EconoTaq plus green mixture (Lucigen, Middleton, WI) was used for PCR. PCR cycles were 94°C, 2 min; 42 cycles of 94°C, 30 s; 60°C, 30 s; 72°C, 1 min + 2 s extention; 72°C, 7 min, and 4°C.
Other primer sequences were as follows.
Cre: GCATTACCGGTCGATGCAACGAGTGATGAG, GAGTGAACGAACCTGGTCGAAATCAGTGCG
mouse Gapdh: TGAAGGTCGGTGTGAACGGATTTGGC, CATGTAGGCCATGAGGTCCACCAC.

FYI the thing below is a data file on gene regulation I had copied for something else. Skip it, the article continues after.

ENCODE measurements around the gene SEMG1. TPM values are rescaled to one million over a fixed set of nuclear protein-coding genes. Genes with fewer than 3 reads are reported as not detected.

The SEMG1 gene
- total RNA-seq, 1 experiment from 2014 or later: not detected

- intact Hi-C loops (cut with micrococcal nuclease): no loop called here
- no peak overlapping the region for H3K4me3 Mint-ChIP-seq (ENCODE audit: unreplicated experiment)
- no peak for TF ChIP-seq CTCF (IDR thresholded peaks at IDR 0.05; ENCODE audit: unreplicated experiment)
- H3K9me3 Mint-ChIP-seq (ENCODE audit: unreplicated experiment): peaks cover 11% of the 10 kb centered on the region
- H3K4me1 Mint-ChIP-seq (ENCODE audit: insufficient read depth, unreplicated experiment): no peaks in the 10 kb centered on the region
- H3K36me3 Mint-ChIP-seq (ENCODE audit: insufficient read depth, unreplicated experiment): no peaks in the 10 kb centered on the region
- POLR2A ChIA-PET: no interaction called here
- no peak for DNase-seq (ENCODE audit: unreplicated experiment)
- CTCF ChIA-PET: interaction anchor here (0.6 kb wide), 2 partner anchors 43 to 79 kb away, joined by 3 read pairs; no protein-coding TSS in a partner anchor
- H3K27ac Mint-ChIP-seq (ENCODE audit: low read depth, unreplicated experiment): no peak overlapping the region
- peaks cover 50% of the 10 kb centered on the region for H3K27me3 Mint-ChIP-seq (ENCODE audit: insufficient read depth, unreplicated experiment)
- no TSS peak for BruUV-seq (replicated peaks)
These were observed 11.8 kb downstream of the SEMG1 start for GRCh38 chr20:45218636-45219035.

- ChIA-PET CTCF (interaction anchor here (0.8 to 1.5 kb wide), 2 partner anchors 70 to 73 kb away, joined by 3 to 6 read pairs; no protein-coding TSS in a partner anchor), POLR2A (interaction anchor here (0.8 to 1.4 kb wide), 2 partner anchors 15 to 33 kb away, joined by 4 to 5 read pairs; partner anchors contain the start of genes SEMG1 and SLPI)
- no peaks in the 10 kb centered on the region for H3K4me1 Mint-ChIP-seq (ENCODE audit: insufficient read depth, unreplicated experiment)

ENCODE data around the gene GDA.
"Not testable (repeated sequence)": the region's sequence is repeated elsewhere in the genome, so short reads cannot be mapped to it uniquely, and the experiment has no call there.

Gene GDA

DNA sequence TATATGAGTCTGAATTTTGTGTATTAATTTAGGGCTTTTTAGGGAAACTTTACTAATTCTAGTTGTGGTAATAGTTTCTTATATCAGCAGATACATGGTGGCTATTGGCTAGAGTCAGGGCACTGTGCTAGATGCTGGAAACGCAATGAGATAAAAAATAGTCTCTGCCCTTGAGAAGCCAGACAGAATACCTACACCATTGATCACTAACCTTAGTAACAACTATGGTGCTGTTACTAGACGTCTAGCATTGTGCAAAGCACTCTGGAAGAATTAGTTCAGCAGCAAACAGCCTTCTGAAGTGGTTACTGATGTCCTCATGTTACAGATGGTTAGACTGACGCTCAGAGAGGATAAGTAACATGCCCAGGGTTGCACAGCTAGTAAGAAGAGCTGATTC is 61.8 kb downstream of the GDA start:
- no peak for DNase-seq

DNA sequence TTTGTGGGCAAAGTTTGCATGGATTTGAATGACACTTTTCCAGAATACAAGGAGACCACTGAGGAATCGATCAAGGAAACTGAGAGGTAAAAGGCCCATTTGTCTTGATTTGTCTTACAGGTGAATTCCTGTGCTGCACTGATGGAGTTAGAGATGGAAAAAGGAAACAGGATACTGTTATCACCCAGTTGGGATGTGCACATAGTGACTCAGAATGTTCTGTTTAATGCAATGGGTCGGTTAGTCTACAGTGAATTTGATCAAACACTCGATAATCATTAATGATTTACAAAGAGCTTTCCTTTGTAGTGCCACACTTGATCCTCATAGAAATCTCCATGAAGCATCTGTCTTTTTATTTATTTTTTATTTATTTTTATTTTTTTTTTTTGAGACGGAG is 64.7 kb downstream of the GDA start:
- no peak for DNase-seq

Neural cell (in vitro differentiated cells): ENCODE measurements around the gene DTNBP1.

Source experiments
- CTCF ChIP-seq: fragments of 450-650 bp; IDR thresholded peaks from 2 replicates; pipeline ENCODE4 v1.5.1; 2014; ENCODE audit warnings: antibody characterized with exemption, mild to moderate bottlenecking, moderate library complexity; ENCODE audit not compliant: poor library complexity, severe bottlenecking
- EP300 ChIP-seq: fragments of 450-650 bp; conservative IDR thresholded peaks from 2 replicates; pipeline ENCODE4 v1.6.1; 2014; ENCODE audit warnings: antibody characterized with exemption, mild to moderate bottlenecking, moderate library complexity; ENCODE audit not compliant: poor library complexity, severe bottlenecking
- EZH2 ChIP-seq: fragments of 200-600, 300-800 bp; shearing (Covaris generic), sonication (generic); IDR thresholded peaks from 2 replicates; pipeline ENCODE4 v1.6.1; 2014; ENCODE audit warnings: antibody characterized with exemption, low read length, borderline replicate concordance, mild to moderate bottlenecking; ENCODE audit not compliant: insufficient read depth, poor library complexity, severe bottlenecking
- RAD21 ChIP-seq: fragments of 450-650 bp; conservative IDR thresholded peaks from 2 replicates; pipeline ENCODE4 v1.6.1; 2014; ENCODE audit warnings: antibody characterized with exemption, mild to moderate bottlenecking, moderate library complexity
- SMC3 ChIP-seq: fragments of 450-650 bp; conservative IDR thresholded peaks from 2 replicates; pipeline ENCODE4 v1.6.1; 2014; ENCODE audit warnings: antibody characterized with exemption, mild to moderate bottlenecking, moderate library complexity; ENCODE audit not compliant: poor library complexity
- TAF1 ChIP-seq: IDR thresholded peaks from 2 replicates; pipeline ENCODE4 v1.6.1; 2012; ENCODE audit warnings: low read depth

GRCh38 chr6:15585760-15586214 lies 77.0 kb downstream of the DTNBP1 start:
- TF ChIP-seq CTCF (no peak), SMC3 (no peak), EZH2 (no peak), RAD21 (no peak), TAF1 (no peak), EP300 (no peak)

Antibodies used in this study were: rabbit monoclonal antibody to estrogen receptor α (ER) (Clone SP1, from Epitomics or Abcam, Cambridge, MA); goat anti-Myc (NB600-335, from Novus, Littleton, CO); rat anti-HA (3F10, from Roche Diagnostics Co., Indianapolis, IN); anti-Brn3a (clone, 5A3.2), rabbit anti-synapsin I (AB1543P), mouse anti-calretinin (clone, 6B8.2), sheep anti-tyrosine hydroxylase and goat anti-ChAT antibodies (AB144P) from Millipore (Billerica, MA); AP2 (clone, 3B5), SV2, and anti-synaptotagmin 2 (clone, ZNP1) from Developmental Studies Hybridoma Bank (Iowa City, IA); mouse anti-VGlut1 (clone, N28/9), mouse anti-pan-MAGUK (clone, N28/86), mouse anti-HCN4 (clone, N114.10), and mouse anti-Vesicular acetylcholine transporter (clone, N6/38) from NeuroMab (Davis, CA); mouse anti-protein kinase C- α (PKCα) (clone MC5) and rabbit anti-PKCα (P4334) from Sigma; rabbit anti-Opn4 from Thermo Fisher (PA1-780), mouse monoclonal antibody to neurofilament-H (phosphorylated) SMI-34 from Covance (Princeton, NJ); goat anti-Spp1 from R&D Systems (Minneapolis, MN). Rabbit antibody to Dab1 was a kind gift from Dr. Brian Howell (SUNY Upstate, Syracuse, NY). Chicken anti-GFP (Yamagata and Sanes, 2012b), rabbit anti-mCherry/RFP (Cai et al., 2013), and mouse antibodies to mouse Sdk1 or Sdk2 (Krishnaswamy et al., 2015) were generated in our laboratory. Nuclei were labeled with NeuroTrace 640 (ThermoFisher/Invitrogen). Secondary antibodies conjugated to dyes were from Jackson ImmunoResearch (West Grove, PA).